Three famous feuding families in history
If you’ve ever sat through an awkward family dinner, you know how awful it can be when relatives fall out.
History is full of family members trying to get one over on each other, in search of power and glory. Some of them make today’s reality TV shows look rather tame in comparison. These family feuds can tell us a lot about what life was like at that point in history, what the customs of the time were and how people in power interacted with each other.
Here are just three historical families who took feuding to a whole new level.
The Dassler brothers and a divided town
Siblings argue all the time, it’s not unusual. But when Adolf (Adi) and Rudolf (Rudi) Dassler fell out, it split the German town of the Herzogenaurach in two. You’ve probably heard of the two companies they founded: Adidas and Puma.
Back in 1924, they established a business together, producing running and football shoes. The business went from strength to strength, and by the time of the 1936 Olympics in Berlin, they were famous enough that the legendary American sprinter Jesse Owens wore Dassler shoes to compete, winning multiple gold medals.
However, during and following World War Two, the relationship between the two brothers began to break down, possibly due to a clash of personalities and political differences. In 1948, they parted ways. Each established their own sports shoe factory, on either side of the river in Herzogenaurach. Adi founded Adidas while Rudi launched Puma.
Employees of Adidas would try and only visit businesses that were also loyal to Adidas, and Puma employees did likewise. Herzongenaurach had butchers, hotels and restaurants which all catered to one side of the town or the other. The rivalry worsened during the 1970 FIFA World Cup when the Brazilian footballer Pelé wore Puma shoes, despite the two companies having agreed not to sign him.
Even in death, the separation remains. Adi and Rudi are buried at opposite ends of the Herzongenaurach cemetery.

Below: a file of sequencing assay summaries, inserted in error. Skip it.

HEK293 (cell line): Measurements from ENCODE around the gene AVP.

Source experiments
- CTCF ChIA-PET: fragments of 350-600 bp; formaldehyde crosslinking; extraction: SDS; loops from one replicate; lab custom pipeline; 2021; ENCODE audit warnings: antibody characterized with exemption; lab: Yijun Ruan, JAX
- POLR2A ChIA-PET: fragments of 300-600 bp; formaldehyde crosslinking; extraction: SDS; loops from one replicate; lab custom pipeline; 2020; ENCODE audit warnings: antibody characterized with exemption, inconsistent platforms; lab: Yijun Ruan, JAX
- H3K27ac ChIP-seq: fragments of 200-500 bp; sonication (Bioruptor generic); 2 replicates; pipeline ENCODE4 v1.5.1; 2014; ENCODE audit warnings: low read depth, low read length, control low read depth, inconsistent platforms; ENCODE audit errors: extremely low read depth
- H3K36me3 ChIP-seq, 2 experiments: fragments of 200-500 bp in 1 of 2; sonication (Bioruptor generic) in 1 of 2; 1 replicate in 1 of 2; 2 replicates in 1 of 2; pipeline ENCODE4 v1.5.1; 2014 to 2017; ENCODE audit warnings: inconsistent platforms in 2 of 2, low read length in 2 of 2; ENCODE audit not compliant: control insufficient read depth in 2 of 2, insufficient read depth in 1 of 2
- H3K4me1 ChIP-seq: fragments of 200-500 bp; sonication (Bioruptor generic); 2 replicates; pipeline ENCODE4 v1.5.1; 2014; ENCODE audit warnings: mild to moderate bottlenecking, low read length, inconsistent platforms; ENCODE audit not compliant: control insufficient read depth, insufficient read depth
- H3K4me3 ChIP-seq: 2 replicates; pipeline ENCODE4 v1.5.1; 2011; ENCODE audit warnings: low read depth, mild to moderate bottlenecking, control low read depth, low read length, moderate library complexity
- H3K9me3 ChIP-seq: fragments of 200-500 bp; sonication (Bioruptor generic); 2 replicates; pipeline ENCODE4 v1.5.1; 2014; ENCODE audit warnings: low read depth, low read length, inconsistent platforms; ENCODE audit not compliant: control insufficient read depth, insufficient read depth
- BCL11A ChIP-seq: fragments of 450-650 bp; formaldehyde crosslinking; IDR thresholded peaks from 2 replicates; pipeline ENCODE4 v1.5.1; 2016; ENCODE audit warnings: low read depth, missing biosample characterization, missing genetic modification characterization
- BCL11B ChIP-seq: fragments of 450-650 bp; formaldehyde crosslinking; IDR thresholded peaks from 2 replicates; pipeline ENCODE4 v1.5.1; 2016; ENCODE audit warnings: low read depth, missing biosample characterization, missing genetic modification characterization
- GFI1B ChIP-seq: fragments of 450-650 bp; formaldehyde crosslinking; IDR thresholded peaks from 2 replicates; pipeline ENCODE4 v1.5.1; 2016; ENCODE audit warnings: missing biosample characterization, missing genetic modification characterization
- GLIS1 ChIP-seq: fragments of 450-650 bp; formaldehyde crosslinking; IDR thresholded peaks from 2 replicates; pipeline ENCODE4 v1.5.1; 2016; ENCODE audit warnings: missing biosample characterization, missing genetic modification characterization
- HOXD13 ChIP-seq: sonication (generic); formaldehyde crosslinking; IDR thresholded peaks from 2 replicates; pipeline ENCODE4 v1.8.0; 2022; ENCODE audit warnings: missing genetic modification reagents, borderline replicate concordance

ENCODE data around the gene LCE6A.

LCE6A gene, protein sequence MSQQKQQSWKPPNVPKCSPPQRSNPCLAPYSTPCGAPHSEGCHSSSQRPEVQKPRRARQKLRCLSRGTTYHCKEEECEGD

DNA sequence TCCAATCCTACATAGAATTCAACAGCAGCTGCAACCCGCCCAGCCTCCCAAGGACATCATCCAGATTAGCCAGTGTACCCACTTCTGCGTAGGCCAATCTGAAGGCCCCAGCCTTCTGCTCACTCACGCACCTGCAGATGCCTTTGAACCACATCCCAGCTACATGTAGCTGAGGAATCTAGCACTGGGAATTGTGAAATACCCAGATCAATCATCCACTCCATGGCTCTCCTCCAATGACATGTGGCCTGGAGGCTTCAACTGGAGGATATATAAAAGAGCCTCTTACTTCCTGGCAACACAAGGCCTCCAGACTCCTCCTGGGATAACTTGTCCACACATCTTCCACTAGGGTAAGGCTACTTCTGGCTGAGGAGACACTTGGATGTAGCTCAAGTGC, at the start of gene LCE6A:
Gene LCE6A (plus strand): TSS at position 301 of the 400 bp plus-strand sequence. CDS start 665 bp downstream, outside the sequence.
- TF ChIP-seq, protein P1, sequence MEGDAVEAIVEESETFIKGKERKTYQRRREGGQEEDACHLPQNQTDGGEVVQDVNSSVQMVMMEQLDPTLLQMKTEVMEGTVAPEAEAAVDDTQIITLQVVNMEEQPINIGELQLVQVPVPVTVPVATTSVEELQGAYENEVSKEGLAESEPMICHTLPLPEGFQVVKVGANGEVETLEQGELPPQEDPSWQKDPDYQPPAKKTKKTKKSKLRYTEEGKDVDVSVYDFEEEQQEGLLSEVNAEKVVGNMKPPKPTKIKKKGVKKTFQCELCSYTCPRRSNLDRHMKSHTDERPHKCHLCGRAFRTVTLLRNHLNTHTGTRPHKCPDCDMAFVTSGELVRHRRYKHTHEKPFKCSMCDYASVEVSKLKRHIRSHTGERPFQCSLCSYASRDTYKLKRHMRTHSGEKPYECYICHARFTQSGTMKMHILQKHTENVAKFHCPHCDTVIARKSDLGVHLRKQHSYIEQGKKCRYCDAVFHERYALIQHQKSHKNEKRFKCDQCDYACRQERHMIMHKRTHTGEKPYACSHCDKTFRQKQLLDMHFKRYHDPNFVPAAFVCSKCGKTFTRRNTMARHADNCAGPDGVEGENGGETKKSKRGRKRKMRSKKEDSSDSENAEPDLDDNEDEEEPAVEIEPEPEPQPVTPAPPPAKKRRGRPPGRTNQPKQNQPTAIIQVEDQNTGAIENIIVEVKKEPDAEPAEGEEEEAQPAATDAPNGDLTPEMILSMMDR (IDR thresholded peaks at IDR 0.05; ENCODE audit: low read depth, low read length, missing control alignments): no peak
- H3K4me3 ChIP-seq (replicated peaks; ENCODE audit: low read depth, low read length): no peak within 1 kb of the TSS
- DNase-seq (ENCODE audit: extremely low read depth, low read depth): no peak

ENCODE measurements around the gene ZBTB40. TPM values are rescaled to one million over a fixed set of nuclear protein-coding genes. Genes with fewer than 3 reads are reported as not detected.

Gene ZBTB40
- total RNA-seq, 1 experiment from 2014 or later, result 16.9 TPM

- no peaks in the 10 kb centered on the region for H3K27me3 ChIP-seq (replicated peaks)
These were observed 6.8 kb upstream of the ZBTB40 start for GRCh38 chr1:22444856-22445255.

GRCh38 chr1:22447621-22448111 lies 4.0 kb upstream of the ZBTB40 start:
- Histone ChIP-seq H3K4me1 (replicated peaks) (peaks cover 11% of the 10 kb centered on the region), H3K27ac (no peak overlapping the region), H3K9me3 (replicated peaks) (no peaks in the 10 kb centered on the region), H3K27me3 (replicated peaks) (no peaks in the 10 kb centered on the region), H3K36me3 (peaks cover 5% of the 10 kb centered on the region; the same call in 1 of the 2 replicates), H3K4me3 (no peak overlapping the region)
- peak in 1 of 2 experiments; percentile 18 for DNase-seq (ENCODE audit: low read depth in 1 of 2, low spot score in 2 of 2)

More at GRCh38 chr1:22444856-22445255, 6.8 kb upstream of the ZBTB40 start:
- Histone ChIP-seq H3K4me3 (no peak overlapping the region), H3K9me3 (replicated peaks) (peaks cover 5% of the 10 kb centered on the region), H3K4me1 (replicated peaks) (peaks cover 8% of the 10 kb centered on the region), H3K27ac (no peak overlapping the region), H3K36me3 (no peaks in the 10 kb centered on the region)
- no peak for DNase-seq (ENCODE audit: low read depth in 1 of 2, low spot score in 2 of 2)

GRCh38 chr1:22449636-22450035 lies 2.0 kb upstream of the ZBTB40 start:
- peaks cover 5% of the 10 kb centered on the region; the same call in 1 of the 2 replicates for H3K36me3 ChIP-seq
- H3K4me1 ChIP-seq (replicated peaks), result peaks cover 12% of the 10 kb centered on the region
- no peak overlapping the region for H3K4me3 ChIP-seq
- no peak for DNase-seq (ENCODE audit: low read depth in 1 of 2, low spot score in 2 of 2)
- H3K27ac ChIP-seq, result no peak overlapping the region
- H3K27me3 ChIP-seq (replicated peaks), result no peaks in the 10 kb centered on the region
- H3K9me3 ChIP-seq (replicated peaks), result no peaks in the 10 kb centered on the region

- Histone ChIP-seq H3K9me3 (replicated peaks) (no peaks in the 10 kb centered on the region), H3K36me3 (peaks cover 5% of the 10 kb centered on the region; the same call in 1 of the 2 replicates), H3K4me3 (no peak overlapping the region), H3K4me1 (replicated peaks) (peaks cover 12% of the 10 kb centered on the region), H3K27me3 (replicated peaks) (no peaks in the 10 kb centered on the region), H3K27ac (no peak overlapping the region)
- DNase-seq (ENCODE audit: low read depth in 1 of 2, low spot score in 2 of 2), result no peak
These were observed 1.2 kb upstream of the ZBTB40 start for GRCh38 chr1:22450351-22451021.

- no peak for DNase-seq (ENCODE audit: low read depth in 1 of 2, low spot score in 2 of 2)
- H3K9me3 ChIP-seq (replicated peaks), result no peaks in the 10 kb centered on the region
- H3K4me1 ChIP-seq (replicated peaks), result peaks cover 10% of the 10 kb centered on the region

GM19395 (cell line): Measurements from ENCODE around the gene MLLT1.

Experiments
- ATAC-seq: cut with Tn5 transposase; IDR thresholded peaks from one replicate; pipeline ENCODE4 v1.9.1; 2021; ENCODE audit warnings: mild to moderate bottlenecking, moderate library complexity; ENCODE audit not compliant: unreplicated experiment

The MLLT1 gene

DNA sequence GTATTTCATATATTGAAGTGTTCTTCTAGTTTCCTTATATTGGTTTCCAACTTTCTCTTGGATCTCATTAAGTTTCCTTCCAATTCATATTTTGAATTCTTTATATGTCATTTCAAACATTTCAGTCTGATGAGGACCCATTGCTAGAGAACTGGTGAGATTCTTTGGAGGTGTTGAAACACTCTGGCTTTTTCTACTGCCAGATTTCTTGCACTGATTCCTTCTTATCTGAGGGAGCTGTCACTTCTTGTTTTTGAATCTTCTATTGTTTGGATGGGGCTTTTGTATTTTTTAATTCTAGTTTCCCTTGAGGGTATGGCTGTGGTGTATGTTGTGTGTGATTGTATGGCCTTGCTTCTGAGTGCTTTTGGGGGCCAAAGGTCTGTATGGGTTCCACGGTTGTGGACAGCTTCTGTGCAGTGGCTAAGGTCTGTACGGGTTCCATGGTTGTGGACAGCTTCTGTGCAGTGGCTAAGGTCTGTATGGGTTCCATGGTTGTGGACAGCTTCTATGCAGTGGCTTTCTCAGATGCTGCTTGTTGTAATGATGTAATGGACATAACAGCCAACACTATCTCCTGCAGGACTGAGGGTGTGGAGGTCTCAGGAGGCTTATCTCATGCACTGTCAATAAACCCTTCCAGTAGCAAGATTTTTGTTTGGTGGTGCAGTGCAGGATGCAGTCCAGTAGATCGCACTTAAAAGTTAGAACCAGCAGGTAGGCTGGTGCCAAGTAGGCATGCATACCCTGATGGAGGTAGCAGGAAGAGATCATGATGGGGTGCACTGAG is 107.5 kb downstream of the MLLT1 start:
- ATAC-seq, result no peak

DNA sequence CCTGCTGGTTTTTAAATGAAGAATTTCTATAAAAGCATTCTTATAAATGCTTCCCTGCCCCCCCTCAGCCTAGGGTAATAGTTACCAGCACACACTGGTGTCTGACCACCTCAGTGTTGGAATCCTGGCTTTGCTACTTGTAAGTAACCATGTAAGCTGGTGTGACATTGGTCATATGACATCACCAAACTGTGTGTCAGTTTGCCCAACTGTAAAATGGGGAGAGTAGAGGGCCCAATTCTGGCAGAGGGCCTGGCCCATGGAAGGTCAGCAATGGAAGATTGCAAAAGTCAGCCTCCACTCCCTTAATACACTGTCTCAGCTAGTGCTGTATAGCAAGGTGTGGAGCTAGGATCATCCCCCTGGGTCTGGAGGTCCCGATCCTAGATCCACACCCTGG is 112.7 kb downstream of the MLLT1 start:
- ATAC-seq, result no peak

Neither company is still controlled by the Dassler family, but in 2009, the two companies formally reconciled with a football match in Herzongenaurach. Each team had a mix of both Puma and Adidas employees and the ball was co-branded.
Cleopatra VII and her unfortunate siblings
Having Queen Cleopatra VII of Egypt as your sister could have deadly consequences.
Cleopatra became queen following the death of her father in 51 BCE. However, the customs of ancient Egypt meant that she needed a male co-ruler and so Cleopatra married her younger brother, Ptolemy XIII.
When Ptolemy reached the age of 13 in 49 BCE, he plotted to overthrow his sister and rule alone. Cleopatra was forced to flee the country and raise an army of her own, plunging Egypt into a civil war. Meanwhile, there was also a civil war taking place in Rome, with Julius Caesar facing off against Pompey, a Roman general.
The two siblings became involved in Rome's civil war, on different sides of the conflict. Cleopatra supported Caesar, whom she had started a relationship with. It all ended with Ptolemy's death, as he tried to escape after his army was defeated by Caesar's Roman reinforcements at the Battle of the Nile.
Cleopatra’s sister, Arsinoë IV, was captured during the war, after opposing her sister. Exiled to the Temple of Artemis at Ephesus, she was executed years later on the orders of Mark Anthony, Cleopatra’s new lover.
Another brother, Ptolemy XIV, died in mysterious circumstances. It is thought that Cleopatra had him poisoned. The siblings had married following their brother’s death, but Cleopatra wished to name her three-year-old son, Ptolemy XV Caesar (Caesarion), as her co-ruler.
Henry II and his unruly sons
England’s King Henry II and Queen Eleanor of Aquitaine had four sons who lived to adulthood: Henry (the Young King), King Richard I, Geoffrey and King John. Having so many male heirs secured the line of succession, but it also caused Henry II no end of problems.
Upon Henry II’s death, each was set to inherit their own territories but until then, their power and influence was limited.
In 1173, Henry the Young King finally lost his patience and rebelled against his father, along with Richard and Geoffrey. They were encouraged by Henry II’s enemies, including King Louis VII of France, the former husband of Queen Eleanor and now the Young King’s father-in-law.
Queen Eleanor joined the fray on the side of her sons, but the extent of her involvement and motivation is not entirely clear. She was captured by her husband’s forces and by early 1174, was imprisoned in England, where she would remain for ten years.
Henry II triumphed over his sons, but there would be further rebellions up until his death in 1189. He was succeeded by King Richard I, who ordered that Queen Eleanor be released from imprisonment, have her lands and revenue restored to her, and be granted power over English political affairs.